Falling gas prices over the past four months should have meant more money for consumers to spend, retail industry economists said. Gas prices have decreased by 3 percent since February.
But consumer confidence was dented by a disappointing employment report from the federal government in early May, they said. The latest jobs data, released early this month, provided more discouraging news about the country’s job growth.
“Today’s news is not good news,” said Brian Dodge, spokesman for the Retail Industry Leaders Association, a trade association of major U.S. retailers. The decrease in spending showed that consumers were being cautious in times of slow economic growth, he said.
Although overall sales were down, spending on big purchases such as furniture, automobiles and electronics were up, according to the retail report. Grocery stores and building-material sectors saw slight drops.
But there is plenty of time left in the year for spending, economists said. Job growth and gas prices are the essential factors that will affect how much Americans spend in the coming months, said Mitchel Schlesinger, chief investment officer at FBB Capital Partners in Bethesda.
Retail sales in the first quarter of the year were unusually strong and the latest decline might be just a lull, reflecting the decision by many consumers to make their purchases earlier in the year, said Jack Kleinhenz, chief economist at the National Retail Federation, another trade association.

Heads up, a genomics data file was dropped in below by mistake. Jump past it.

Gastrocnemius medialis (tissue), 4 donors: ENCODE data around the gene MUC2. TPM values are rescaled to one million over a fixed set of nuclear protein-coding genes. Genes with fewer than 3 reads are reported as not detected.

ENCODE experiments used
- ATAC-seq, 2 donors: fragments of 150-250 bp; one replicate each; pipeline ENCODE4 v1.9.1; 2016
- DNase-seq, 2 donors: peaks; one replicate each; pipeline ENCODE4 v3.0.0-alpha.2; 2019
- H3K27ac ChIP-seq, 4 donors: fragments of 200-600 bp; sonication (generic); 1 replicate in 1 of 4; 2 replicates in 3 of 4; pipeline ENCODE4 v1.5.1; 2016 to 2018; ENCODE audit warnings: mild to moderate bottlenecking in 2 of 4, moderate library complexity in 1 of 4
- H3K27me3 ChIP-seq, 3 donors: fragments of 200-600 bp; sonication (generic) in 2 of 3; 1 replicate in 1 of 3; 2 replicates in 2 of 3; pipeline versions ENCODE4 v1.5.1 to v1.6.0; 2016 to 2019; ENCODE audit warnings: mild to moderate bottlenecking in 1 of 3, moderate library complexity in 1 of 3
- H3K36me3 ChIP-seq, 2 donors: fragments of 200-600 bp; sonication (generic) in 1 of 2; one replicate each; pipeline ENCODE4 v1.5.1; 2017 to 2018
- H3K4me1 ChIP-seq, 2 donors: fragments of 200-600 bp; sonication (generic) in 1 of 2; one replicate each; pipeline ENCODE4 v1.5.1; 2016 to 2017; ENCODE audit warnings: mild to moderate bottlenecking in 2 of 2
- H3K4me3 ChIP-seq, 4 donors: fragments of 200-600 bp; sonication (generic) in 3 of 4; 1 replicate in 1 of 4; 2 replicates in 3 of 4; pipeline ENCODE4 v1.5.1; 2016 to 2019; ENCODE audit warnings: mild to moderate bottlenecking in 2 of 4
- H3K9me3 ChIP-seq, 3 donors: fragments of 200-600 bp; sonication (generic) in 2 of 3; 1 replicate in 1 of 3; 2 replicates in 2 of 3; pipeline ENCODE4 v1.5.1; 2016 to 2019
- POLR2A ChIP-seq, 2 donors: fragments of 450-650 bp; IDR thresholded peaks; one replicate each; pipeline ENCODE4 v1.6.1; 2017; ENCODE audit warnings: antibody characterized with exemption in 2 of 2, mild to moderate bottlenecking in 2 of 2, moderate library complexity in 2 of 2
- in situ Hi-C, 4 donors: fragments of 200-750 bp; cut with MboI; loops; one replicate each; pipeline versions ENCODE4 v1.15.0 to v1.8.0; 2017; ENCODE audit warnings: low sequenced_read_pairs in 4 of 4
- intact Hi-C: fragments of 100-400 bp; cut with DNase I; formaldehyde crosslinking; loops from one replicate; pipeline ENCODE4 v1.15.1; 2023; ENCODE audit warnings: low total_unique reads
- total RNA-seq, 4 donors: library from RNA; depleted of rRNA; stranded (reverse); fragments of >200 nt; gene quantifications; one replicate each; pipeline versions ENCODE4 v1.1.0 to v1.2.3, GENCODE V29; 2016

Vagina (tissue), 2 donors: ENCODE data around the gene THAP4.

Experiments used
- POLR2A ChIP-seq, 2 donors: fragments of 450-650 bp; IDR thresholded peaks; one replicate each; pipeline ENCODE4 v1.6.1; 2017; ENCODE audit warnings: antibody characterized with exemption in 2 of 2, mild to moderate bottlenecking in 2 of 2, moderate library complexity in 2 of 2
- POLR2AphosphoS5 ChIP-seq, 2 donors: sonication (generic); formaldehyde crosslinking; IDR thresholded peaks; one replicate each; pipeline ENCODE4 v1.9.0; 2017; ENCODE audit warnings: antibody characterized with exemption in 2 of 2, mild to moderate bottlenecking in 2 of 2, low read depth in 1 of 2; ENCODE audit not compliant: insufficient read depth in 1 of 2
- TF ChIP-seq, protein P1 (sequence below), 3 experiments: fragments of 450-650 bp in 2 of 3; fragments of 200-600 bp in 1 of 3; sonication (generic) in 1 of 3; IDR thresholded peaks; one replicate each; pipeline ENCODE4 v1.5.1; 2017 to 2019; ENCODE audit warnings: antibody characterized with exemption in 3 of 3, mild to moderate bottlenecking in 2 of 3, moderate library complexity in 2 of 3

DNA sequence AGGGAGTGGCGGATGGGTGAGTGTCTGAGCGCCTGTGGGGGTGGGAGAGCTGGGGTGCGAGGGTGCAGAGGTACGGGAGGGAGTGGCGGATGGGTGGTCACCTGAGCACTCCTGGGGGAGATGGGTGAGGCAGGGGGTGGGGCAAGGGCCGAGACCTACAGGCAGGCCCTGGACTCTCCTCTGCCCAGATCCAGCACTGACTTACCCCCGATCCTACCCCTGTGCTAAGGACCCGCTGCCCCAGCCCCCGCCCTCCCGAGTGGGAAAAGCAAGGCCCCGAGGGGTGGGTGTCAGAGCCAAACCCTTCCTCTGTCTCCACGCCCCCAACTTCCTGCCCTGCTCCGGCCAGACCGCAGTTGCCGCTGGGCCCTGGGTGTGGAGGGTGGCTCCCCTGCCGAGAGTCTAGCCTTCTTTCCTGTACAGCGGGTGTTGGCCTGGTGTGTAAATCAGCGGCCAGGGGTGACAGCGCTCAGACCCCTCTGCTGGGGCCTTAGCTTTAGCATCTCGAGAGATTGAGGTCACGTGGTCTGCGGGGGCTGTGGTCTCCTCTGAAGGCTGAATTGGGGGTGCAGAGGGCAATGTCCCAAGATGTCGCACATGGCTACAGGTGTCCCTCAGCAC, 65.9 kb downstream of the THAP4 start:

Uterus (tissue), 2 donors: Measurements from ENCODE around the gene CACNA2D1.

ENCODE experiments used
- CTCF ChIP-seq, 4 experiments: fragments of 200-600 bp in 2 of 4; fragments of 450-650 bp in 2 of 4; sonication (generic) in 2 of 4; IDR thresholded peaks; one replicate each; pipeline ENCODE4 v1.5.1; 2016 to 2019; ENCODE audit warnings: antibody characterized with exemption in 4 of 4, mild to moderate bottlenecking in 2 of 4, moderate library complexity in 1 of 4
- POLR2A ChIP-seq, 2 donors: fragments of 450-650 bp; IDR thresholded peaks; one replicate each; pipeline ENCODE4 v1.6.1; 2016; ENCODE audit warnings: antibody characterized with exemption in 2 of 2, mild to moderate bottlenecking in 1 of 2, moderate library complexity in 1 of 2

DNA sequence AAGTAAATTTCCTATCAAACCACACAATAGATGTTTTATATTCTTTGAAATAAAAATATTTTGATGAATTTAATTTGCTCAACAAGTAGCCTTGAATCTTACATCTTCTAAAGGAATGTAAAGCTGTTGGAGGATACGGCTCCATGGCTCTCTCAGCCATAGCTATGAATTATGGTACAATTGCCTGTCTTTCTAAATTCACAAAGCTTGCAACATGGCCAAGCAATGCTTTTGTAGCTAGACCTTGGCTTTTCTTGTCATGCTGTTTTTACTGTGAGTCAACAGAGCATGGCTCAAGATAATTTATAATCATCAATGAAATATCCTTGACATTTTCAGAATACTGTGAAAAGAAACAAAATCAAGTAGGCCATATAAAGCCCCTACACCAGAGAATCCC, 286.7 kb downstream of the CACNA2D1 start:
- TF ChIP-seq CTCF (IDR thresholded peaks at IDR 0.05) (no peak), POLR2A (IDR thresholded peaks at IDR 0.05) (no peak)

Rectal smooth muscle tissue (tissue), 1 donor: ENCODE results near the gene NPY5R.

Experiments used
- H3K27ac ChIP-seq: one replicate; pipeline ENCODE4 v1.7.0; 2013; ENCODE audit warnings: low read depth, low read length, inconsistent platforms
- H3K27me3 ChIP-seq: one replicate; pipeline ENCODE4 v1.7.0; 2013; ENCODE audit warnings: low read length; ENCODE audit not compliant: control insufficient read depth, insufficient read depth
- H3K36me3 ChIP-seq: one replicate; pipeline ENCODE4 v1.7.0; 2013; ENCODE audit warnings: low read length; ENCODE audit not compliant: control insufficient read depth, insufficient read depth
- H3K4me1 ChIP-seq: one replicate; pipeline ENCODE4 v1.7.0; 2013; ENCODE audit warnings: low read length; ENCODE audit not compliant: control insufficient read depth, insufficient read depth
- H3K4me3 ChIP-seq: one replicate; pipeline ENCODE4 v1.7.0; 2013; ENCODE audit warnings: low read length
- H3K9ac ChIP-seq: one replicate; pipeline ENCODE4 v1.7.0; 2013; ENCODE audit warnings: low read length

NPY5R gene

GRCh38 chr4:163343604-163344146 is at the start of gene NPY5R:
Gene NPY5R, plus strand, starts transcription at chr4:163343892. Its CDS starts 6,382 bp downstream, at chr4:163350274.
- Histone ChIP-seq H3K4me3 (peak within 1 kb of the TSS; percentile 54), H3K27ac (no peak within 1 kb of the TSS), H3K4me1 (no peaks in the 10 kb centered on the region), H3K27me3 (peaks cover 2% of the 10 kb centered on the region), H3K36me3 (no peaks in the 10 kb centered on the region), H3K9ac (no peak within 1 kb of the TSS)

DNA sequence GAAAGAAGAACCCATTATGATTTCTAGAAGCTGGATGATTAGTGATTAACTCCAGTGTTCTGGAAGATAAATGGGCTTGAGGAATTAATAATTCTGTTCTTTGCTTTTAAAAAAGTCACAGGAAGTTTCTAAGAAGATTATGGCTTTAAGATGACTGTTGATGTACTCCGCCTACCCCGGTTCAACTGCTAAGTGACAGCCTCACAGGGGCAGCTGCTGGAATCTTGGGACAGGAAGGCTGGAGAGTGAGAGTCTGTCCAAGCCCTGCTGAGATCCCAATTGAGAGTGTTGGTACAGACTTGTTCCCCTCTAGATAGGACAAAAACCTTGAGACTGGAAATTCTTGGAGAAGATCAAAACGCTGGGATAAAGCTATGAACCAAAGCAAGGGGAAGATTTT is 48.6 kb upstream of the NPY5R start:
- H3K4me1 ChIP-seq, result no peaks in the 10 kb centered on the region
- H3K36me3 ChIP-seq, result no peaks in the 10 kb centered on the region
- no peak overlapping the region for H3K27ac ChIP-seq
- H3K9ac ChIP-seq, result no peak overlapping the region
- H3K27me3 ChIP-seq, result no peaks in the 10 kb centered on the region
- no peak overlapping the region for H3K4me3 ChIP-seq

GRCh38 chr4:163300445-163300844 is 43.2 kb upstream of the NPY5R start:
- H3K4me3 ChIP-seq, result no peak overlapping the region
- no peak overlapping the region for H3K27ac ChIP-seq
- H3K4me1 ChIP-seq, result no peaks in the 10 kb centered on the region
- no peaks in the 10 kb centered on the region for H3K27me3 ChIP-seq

“We have seen a very resilient consumer these last couple of years,” Kleinhenz said. “I’m not ready to write them off at this point.”
Retail sales were at $404.7 billion for February and $406.2 billion for March. The confidence of consumers and their willingness to spend money was on the rise earlier this year because of encouraging reports on employment during the winter, economists said.
Gary Goddey, manager of the home-goods store Trohv in Baltimore, said there had been no drastic change in sales there over the past few months. “I don’t feel like there’s been an increase,” he said. “We’ve been holding steady.”
The producer price index , a separate indicator released by the Labor Department on Wednesday, fell by 1 percent in May. A major cause of the decline was wholesale gas prices, which dropped by 9 percent. The index measures changes in prices of goods before they are sold to consumers.
Stocks dropped marginally in response to the retail report and continuing concerns about the debt crisis in Europe. The Dow Jones industrial average closed down by 0.6 percent, while the Standard & Poor’s 500-stock index closed down by 0.7 percent.